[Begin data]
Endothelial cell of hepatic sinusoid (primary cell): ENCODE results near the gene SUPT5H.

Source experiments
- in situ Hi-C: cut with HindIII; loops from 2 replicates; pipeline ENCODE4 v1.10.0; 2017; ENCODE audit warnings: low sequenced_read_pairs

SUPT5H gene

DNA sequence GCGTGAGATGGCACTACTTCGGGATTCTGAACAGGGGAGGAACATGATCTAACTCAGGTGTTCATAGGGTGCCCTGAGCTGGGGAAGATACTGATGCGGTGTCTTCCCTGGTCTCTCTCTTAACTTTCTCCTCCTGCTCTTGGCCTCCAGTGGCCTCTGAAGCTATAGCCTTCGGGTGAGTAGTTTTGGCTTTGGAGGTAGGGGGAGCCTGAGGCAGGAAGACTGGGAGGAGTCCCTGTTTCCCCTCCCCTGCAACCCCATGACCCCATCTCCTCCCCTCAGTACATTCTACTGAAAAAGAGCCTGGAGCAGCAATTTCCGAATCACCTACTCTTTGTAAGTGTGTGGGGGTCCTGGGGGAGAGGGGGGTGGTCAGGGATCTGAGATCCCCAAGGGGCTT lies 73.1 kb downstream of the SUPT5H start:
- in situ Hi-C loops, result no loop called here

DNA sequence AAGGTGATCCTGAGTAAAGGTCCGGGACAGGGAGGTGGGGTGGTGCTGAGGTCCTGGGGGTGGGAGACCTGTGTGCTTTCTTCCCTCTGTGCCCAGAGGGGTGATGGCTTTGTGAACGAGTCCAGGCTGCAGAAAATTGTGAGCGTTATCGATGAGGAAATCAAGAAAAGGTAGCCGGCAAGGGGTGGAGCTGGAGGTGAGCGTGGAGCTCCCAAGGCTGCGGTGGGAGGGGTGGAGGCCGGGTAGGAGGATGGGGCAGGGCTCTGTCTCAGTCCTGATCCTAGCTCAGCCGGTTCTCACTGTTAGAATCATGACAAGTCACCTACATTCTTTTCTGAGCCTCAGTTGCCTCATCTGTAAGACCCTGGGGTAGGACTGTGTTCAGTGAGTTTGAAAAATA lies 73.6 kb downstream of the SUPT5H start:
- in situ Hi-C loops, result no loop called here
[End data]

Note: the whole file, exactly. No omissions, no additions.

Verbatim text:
Endothelial cell of hepatic sinusoid (primary cell): ENCODE results near the gene SUPT5H.

Source experiments
- in situ Hi-C: cut with HindIII; loops from 2 replicates; pipeline ENCODE4 v1.10.0; 2017; ENCODE audit warnings: low sequenced_read_pairs

SUPT5H gene

DNA sequence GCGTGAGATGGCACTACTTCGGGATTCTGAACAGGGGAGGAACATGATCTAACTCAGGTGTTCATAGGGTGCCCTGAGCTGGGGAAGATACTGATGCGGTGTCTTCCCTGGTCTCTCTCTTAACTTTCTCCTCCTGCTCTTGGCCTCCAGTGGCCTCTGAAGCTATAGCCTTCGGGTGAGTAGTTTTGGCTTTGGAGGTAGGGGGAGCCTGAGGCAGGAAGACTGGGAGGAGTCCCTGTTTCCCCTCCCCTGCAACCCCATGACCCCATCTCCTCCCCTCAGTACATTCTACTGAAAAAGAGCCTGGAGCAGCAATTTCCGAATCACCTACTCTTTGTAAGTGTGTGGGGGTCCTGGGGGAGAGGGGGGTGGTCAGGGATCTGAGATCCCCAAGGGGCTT lies 73.1 kb downstream of the SUPT5H start:
- in situ Hi-C loops, result no loop called here

DNA sequence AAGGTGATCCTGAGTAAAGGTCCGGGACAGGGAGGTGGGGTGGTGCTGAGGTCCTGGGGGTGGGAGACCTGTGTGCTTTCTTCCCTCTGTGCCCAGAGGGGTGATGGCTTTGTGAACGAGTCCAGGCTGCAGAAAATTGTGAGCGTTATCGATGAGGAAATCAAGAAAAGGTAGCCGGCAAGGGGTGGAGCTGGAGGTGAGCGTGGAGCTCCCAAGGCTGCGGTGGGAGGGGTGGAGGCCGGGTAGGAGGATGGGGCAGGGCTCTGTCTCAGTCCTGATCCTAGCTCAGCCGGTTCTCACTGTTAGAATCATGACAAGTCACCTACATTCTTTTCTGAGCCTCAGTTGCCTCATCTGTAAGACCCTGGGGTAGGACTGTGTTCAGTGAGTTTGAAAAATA lies 73.6 kb downstream of the SUPT5H start:
- in situ Hi-C loops, result no loop called here